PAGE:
The Secret Life of Laszlo, Count Dracula

Roderick Anscombe

Hyperion. $22.95
(paper $6.50)

There are no vampires here.

Laszlo, Count Dracula, is human, a man of ordinary abilities who evolves into a serial killer. Although the title is going to attract vampire lovers, the book has more in common with The Silence of the Lambs than Bram Stoker's Dracula.

This is Laszlo's diary which he begins upon his arrival in Paris as a young medical student. Here he studies syphilitic patients at the hospital and moves self-consciously on the fringes of high society. The first part ends when he kills Stacia, a patient from the hospital with whom he has become obsessed.

The journal continues twenty years later in Hungary, where Laszlo has succeeded the title of Count Dracula on his brother's death. Now he describes his involvement with a radical political group, his efforts to stop an outbreak of typhoid, and his participation in the investigation of the very murders he commits.

Anscombe's writing is easily readable; he does not strain himself trying to imitate Victorian prose. Laszlo's voice in the diary is natural, and the transitions between private musings and narration occur smoothly. However, Anscombe does sometimes violate the day-by-day structure of the diary with hints of what is to happen.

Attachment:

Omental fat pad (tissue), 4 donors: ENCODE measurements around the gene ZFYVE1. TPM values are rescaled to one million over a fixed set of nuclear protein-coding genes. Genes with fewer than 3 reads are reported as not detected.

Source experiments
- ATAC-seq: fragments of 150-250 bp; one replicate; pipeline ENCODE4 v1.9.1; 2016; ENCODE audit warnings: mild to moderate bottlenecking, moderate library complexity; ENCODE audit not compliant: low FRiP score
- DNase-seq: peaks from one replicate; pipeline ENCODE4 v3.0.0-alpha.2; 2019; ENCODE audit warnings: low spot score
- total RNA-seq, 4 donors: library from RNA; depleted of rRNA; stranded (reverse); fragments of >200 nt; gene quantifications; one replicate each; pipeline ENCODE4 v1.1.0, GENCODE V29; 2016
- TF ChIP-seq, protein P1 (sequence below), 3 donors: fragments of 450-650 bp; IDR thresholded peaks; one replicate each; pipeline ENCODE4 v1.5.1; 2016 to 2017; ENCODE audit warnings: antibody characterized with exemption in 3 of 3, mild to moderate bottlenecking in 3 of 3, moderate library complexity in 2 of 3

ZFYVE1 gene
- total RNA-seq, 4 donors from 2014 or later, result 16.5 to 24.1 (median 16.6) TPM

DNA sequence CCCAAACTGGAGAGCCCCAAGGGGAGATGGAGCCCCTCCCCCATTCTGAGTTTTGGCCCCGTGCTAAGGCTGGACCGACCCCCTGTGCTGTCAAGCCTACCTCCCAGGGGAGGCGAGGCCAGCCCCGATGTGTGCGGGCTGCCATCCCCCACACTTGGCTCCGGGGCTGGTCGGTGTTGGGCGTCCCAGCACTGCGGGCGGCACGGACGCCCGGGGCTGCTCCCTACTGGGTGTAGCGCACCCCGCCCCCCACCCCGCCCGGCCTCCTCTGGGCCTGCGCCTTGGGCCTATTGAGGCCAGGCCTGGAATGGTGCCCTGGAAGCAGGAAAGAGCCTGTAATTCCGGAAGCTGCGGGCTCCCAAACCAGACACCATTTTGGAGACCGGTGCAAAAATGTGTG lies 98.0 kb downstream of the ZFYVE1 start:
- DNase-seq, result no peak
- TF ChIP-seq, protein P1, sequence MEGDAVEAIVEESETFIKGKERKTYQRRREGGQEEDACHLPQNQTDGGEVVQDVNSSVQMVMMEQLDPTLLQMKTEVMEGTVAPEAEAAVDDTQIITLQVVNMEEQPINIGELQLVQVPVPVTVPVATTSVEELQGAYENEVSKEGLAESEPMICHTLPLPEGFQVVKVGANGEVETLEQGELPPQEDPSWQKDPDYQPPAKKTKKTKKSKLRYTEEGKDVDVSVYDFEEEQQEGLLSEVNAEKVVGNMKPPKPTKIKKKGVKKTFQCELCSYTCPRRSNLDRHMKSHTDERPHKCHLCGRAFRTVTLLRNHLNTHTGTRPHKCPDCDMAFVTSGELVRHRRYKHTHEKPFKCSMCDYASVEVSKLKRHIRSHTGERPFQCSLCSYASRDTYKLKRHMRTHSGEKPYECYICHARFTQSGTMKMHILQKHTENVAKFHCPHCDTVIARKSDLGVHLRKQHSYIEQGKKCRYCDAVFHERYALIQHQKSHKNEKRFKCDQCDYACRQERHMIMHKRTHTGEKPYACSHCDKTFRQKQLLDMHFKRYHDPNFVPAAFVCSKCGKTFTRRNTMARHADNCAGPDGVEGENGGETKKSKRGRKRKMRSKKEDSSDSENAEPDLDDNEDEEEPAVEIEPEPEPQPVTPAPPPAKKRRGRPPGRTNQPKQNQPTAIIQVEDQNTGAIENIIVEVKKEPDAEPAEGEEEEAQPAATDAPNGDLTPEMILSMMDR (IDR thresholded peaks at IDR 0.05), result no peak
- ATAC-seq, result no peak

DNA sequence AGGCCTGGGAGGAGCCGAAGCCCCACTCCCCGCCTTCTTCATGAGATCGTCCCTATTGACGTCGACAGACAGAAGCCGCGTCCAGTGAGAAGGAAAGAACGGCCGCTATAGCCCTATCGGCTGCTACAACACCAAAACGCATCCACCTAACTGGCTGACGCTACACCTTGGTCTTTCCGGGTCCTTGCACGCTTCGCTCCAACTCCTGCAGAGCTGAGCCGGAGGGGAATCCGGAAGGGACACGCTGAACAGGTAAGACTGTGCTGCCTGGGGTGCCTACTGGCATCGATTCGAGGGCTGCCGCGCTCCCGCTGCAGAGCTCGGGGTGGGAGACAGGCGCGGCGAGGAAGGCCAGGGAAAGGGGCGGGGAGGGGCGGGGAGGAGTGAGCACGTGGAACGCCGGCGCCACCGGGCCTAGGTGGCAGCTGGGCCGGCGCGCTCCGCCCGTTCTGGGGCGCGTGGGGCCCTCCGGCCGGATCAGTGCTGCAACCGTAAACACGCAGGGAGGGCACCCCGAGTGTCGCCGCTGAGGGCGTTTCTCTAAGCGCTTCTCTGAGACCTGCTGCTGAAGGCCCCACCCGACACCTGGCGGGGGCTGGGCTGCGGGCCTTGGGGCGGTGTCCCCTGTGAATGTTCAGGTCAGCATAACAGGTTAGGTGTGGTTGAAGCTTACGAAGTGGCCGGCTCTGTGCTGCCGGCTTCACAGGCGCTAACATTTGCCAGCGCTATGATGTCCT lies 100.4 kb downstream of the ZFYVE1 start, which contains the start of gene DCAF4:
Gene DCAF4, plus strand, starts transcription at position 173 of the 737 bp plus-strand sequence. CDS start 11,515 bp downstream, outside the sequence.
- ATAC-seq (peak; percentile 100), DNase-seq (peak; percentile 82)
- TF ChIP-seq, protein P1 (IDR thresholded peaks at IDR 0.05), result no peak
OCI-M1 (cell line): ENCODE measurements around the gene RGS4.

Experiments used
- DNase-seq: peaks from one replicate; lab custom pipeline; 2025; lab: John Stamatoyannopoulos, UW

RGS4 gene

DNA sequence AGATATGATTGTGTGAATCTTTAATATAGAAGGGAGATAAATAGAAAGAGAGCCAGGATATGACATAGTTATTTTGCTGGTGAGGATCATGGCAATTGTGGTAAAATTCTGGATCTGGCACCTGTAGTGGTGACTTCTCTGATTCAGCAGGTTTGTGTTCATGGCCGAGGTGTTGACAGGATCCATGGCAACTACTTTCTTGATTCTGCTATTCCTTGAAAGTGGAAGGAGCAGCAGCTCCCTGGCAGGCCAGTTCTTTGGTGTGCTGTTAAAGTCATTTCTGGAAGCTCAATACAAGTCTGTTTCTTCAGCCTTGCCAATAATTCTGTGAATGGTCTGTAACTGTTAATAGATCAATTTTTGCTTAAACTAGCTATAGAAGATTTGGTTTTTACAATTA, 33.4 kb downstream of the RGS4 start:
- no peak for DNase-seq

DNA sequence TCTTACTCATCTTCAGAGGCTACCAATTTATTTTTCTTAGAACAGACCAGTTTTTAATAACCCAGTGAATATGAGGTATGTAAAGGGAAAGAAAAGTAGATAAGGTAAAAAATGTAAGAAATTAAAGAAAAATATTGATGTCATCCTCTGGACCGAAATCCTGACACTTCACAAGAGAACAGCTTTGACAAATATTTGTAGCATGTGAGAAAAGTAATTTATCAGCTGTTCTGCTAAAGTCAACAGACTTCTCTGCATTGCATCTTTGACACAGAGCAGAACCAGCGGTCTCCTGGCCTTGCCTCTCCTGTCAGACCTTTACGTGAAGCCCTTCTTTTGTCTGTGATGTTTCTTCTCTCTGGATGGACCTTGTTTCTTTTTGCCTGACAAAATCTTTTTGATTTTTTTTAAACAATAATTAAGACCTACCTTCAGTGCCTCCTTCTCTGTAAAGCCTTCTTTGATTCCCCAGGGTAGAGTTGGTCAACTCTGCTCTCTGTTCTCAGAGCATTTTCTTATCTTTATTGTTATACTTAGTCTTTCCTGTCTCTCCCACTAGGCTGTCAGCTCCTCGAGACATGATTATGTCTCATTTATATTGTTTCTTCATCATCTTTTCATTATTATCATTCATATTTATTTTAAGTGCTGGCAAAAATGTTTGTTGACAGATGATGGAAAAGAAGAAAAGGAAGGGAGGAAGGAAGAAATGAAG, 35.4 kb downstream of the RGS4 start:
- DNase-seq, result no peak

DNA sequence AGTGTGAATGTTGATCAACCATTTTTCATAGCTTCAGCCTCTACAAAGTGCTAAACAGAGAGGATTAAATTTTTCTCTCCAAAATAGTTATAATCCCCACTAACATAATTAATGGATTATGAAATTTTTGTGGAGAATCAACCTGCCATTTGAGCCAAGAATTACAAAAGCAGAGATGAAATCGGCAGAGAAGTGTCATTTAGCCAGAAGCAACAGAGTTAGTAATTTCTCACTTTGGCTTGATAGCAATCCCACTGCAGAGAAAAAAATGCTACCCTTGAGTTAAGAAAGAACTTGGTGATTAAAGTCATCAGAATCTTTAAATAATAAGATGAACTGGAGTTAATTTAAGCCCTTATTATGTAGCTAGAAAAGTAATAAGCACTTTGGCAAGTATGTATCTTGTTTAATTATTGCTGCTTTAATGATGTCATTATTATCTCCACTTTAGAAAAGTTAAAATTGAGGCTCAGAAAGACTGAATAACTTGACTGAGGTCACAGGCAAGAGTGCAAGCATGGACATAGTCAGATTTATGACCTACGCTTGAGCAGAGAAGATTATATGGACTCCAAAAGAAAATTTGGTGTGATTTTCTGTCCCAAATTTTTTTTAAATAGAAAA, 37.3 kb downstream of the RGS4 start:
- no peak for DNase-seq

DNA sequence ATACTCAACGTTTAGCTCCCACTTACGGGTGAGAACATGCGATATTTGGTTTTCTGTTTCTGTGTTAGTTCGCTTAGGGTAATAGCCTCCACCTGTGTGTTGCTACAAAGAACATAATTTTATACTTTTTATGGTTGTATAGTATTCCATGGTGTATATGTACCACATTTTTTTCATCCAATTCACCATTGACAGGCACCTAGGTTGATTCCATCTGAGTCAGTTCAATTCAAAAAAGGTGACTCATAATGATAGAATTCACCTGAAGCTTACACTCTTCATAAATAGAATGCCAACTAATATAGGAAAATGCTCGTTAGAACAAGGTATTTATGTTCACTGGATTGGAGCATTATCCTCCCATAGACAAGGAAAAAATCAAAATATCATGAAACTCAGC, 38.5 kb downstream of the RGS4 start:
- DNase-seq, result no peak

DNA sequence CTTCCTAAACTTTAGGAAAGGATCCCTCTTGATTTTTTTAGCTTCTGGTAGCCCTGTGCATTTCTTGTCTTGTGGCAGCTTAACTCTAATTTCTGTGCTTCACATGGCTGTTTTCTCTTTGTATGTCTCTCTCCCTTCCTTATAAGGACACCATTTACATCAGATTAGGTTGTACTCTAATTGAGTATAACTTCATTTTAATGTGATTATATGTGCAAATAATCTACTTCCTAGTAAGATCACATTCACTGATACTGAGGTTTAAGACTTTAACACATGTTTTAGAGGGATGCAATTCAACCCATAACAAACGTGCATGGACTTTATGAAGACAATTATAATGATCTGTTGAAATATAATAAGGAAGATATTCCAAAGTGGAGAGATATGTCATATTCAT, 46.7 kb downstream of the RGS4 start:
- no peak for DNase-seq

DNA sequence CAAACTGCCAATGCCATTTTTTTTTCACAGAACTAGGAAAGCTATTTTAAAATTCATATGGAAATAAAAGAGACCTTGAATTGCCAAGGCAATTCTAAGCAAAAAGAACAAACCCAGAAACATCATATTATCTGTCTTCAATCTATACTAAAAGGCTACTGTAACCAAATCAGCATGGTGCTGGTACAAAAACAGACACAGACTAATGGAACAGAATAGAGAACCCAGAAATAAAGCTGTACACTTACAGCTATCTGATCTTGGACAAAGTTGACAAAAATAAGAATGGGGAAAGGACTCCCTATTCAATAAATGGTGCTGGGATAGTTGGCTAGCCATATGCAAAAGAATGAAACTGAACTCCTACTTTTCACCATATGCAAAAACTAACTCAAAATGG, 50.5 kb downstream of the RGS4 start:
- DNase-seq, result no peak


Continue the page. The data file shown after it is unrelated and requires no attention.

Laszlo himself is not an entirely convincing character. The book is apparently a tragedy, an inevitable downward spiral which Laszlo follows to destruction. But there is no true sense of inevitability; Laszlo welcomes his destiny too much: "There is a part of me which exults in my destruction." Perhaps Anscombe himself has only a slippery grasp on Laszlo; or perhaps, with his background in psychiatry and of working with the criminally insane, Anscombe understands something about Laszlo which he fails to convey.

And, finally, there is the ending, an appropriately abrupt and tangled cliffhanger. Laszlo writes, "If this journal ends here . . . " and it does. But is Anscombe following the dictates of the diary, or does he anticipate a sequel?


This review originally appeared in the November 20, 1994 edition of The Roanoke Times and World-News.

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This review copyright 1994 by Wendy Morris

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